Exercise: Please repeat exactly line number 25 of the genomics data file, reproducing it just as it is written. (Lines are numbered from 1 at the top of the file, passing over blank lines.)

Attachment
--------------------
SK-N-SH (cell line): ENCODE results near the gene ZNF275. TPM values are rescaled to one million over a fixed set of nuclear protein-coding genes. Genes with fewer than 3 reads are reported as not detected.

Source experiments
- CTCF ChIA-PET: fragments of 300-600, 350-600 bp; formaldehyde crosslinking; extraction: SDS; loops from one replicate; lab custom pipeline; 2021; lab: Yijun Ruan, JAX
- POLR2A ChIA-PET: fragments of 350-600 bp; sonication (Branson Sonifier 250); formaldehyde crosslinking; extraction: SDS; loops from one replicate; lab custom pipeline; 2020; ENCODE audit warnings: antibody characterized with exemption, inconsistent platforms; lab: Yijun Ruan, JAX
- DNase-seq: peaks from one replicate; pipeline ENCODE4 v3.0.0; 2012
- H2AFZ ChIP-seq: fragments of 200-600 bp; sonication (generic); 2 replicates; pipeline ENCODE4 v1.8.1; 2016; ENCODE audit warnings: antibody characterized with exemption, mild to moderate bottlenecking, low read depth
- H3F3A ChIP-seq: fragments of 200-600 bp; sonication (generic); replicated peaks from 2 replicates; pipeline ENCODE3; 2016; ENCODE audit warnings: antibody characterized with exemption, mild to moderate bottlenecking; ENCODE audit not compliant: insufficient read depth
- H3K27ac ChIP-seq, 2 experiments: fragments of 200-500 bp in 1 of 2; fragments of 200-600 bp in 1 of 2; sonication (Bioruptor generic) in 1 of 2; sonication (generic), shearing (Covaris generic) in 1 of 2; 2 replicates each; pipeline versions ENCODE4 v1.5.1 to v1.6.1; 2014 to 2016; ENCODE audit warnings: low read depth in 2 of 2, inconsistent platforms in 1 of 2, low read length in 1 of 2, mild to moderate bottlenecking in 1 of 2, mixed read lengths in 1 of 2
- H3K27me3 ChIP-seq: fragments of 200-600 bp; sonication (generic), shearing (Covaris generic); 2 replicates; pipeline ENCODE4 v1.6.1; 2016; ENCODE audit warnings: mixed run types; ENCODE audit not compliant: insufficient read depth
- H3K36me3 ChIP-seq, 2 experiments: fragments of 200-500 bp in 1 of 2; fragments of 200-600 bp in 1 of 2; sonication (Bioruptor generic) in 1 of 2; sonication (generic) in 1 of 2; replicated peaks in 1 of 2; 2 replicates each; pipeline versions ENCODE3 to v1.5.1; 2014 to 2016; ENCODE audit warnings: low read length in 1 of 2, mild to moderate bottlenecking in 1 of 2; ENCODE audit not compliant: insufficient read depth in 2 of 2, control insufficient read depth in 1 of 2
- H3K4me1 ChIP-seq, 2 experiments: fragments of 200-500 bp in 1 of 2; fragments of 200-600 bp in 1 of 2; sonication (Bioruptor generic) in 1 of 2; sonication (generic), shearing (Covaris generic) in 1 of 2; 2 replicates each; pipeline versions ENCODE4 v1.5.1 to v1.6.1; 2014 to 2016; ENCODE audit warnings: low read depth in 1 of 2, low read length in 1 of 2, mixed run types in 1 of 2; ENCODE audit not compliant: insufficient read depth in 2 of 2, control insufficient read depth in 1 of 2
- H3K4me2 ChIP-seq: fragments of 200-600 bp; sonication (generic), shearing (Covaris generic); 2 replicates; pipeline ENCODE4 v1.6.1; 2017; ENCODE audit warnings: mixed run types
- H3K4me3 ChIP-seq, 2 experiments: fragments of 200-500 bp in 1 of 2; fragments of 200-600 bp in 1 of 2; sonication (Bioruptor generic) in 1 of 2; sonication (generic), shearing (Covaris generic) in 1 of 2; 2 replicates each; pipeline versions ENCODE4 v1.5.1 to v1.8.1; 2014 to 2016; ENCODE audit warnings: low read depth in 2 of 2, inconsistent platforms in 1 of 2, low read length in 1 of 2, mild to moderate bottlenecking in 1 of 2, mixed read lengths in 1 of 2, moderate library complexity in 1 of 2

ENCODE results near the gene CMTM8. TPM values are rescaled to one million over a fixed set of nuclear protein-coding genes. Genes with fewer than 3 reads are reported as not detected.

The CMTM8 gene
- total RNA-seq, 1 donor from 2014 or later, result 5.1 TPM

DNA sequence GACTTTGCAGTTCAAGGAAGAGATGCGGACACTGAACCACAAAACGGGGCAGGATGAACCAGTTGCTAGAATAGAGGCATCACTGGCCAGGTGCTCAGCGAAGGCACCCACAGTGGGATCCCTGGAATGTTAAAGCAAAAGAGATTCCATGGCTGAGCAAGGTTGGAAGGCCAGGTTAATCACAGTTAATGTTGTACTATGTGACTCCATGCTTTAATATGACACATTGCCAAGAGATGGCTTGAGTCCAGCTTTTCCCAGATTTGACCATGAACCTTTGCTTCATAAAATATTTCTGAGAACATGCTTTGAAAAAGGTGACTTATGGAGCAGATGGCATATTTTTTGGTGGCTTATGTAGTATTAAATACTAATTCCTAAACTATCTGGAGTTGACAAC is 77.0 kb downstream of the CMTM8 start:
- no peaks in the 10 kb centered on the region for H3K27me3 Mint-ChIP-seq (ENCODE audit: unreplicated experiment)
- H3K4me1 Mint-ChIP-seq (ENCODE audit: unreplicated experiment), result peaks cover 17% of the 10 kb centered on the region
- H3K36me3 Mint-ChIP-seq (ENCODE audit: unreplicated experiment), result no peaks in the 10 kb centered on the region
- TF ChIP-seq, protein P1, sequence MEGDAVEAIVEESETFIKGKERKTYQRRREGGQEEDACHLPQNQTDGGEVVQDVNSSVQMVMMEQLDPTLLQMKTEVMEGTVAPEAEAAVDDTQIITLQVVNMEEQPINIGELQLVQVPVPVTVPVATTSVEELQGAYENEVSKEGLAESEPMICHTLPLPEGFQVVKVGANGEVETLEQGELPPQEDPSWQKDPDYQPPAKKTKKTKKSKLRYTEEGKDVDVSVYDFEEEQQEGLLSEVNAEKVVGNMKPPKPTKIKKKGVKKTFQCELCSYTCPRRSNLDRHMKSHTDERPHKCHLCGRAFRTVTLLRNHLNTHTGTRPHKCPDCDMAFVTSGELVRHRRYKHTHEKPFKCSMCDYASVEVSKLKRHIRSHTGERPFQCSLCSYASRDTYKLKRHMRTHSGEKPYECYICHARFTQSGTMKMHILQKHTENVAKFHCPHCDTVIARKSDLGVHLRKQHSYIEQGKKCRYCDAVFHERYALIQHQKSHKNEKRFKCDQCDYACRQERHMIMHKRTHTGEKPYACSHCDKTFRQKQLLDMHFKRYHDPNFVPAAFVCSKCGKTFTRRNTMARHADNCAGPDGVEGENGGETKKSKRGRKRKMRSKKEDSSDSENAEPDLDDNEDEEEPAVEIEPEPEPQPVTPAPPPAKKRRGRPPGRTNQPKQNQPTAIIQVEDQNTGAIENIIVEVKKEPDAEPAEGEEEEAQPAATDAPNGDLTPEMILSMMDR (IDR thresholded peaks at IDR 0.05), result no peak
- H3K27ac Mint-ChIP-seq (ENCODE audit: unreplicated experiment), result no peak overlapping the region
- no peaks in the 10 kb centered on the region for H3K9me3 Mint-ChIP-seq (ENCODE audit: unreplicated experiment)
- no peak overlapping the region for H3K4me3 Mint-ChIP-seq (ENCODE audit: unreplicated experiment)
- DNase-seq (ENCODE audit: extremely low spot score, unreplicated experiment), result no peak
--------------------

- DNase-seq (ENCODE audit: extremely low spot score, unreplicated experiment), result no peak